The Federal Government today revoked its last contract with Siemens and suspended dealings with the industrial group pending a probe into allegations it gave 10 million euros ($14.6 million) in bribes, the government said on Wednesday.
A German court fined Siemens 201 million euros on Oct. 4 for bribes paid to Nigerian, Russian and Libyan officials by a former manager of one of the group’s telecoms equipment units.
Details were not made public at the time, but the Wall Street Journal reported details of the Munich court ruling last month. It said five Nigerian former ministers and senior officials were involved.
President Umaru Yar’Adua, who took office on May 29 on pledges of zero tolerance for corruption, said he had ordered security agencies to investigate and take appropriate action.
Information and Communications Minister John Odey said the government decided to cancel the 128.4 million naira ($1.08 million) contract for the supply of circuit breakers and other power generation accessories, as a first step towards blacklisting Siemens.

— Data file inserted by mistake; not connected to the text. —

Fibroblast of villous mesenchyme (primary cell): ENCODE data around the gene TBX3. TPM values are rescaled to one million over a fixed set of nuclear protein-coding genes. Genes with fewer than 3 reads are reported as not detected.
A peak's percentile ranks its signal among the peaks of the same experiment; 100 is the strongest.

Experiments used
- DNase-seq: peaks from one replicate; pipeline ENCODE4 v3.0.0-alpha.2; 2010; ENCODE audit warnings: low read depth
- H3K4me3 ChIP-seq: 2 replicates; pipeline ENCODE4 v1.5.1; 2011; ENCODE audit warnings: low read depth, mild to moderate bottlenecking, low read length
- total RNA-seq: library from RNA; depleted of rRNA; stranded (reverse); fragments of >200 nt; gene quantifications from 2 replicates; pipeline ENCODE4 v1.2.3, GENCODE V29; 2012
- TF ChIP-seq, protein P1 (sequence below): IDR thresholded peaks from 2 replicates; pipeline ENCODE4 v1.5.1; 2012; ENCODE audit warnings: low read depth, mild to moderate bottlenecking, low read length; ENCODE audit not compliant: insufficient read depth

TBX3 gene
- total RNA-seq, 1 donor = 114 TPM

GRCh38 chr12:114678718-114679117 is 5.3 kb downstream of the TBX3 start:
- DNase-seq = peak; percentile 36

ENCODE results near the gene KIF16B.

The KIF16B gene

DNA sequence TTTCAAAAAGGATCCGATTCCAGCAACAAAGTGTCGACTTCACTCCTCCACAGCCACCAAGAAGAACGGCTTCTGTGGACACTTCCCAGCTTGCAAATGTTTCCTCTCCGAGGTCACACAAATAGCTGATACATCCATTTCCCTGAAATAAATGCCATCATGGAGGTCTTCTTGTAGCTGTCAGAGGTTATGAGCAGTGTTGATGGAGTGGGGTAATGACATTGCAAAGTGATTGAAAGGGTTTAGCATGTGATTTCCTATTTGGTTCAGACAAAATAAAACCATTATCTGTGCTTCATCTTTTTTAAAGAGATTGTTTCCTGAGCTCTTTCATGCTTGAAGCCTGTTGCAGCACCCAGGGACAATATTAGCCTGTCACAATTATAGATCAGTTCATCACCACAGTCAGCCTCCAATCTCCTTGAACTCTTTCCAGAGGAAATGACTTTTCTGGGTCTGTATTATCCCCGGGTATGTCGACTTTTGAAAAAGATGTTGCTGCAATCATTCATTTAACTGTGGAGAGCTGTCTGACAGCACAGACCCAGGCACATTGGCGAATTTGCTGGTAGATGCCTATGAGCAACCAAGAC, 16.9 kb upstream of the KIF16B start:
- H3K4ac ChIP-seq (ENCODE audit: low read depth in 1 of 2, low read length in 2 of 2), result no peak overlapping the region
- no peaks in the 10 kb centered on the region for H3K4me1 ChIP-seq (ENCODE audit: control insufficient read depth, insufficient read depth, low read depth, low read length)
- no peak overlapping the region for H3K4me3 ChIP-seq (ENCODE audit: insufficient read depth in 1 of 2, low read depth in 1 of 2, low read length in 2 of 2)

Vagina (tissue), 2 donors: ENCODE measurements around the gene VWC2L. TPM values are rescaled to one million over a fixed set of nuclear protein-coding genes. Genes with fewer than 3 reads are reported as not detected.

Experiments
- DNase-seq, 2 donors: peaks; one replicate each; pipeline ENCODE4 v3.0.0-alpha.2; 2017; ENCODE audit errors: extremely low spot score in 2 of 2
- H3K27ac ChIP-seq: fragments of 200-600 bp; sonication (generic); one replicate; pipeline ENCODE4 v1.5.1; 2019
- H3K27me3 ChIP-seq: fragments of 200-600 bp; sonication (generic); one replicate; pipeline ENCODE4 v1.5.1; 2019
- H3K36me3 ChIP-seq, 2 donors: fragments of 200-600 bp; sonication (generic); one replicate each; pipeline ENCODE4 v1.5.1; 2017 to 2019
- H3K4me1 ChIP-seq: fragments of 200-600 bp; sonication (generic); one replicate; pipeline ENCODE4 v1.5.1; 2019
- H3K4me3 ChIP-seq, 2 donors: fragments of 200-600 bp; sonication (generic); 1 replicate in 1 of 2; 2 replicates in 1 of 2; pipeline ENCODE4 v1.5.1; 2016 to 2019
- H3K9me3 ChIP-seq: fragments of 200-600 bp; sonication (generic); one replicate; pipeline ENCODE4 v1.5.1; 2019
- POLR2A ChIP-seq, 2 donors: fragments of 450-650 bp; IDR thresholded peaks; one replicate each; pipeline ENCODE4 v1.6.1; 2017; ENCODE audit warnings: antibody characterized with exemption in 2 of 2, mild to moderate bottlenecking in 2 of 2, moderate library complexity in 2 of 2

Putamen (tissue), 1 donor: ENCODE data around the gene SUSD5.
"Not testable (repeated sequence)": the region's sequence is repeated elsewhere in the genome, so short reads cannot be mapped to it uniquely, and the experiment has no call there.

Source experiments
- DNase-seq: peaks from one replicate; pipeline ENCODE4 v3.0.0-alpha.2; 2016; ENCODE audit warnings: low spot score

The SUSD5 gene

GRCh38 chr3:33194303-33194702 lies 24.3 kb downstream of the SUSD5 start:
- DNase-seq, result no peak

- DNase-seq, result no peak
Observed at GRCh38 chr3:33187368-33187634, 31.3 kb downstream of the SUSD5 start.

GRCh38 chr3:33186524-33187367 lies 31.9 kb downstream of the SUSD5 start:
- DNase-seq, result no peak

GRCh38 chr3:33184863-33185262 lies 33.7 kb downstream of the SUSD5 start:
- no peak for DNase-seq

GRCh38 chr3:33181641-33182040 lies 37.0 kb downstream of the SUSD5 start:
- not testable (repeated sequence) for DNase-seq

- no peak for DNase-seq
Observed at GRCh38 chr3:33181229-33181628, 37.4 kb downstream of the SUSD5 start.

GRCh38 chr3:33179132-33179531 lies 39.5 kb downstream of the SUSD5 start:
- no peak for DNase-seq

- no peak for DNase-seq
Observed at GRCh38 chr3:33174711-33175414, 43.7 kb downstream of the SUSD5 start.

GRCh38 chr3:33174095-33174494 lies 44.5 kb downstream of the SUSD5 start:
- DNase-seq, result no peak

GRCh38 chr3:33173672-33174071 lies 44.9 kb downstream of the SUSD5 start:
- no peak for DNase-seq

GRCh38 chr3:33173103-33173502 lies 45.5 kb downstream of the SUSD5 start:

“Council today cancelled the contract bid won by Siemens Nigeria Ltd because of the current investigation against the company relating to corrupt practices,” Odey told reporters after a cabinet meeting in the capital Abuja.
“Government will not have any dealings with Siemens Nigeria Ltd in terms of contracts until the investigation is concluded and the company is exonerated or otherwise,” Odey said.
Several of the ex-ministers and top officials named in the German court ruling have denied they took bribes. The company has said it accepts the German court’s judgment.
The ruling, according to details reported by the Wall Street Journal, focuses on bribes paid between 2001 and 2004, ranging from 2,000 euros to 2.25 million euros, given to senior government officials in Nigeria, Libya and Russia.
About 10 million euros went to the Nigerians, it said.
The newspaper said Siemens sold telecoms equipment in Nigeria, but the ruling did not specify what contracts Siemens was seeking. It also did not say what, if anything, the recipients of Siemens’s money did in exchange for it.
Yar’Adua anti-graft posture in one of the world’s most corrupt countries has been undermined by a series of scandals.
The speaker of the House of Representatives was forced to step down after being found to have improperly awarded contracts worth $5 million for the renovation of her official residence and that of her deputy.
Anti-corruption police have charged five ex-state governors with embezzlement and have said they are investigating several others, though there has been no conviction. (Writing by Tume Ahemba; editing by Elizabeth Piper)
– Agency Report